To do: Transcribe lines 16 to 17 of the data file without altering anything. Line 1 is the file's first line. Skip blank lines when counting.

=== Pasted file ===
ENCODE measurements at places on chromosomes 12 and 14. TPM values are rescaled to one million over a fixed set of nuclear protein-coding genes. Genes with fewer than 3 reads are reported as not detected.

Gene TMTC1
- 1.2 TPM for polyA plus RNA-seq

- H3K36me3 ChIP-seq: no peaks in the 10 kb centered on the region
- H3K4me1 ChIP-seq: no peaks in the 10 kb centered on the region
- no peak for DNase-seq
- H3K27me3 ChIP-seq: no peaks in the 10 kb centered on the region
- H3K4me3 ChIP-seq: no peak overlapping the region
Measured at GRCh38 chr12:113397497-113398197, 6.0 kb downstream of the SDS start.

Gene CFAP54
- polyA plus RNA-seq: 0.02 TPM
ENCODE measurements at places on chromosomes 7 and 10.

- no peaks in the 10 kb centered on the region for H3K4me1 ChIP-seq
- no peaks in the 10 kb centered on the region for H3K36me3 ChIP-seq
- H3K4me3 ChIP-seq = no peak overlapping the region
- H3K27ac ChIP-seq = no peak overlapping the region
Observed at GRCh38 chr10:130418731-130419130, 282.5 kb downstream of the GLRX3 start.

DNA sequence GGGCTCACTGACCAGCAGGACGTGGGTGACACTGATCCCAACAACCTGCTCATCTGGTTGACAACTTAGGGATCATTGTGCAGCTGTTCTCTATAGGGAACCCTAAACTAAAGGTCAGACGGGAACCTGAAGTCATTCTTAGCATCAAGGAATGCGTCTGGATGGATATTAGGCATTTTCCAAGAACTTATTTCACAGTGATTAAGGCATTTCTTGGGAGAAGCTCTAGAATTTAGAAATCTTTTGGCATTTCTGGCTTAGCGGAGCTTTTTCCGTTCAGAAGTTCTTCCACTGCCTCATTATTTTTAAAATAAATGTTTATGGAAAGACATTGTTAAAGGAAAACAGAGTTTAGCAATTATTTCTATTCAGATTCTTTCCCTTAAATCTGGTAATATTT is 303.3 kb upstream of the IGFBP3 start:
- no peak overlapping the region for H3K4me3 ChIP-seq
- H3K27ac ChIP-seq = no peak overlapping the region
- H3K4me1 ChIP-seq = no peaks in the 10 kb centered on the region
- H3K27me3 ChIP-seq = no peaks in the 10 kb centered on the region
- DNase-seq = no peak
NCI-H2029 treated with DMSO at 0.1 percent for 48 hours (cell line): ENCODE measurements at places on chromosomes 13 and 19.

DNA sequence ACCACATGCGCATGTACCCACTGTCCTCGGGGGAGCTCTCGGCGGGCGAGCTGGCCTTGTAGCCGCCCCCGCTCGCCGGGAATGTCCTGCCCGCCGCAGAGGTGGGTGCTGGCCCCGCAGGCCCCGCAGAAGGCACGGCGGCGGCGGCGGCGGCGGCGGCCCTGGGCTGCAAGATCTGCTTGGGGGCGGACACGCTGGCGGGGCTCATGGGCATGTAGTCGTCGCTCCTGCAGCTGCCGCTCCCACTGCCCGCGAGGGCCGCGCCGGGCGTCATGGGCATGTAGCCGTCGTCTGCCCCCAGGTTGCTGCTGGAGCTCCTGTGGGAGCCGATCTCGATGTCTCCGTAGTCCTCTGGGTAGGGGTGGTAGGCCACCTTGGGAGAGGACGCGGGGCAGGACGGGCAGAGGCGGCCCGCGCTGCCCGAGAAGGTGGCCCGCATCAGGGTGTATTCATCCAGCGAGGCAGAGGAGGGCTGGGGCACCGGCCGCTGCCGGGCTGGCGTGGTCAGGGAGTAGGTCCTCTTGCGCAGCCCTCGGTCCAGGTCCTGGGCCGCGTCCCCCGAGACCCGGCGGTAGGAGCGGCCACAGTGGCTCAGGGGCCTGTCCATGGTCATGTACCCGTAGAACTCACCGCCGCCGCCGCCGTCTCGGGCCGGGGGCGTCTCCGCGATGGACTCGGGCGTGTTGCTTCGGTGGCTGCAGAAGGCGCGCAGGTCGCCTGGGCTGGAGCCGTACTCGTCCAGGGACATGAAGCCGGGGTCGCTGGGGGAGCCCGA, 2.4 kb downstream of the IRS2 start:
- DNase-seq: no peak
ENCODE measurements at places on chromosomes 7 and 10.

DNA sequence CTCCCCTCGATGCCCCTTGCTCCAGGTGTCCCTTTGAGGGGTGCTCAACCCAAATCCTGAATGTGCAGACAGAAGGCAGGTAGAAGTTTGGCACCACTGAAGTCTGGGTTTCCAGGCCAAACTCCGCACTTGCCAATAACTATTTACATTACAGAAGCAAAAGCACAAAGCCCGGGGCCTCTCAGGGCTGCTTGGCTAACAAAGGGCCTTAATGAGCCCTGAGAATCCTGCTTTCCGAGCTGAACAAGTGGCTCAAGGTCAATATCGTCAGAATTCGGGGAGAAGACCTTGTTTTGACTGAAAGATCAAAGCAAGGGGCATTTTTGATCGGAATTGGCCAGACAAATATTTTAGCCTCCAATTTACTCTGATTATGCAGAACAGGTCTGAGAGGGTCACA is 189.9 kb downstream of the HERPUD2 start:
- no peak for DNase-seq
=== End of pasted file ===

- H3K27ac ChIP-seq = no peak overlapping the region
Observed at GRCh38 chr10:130418731-130419130, 282.5 kb downstream of the GLRX3 start.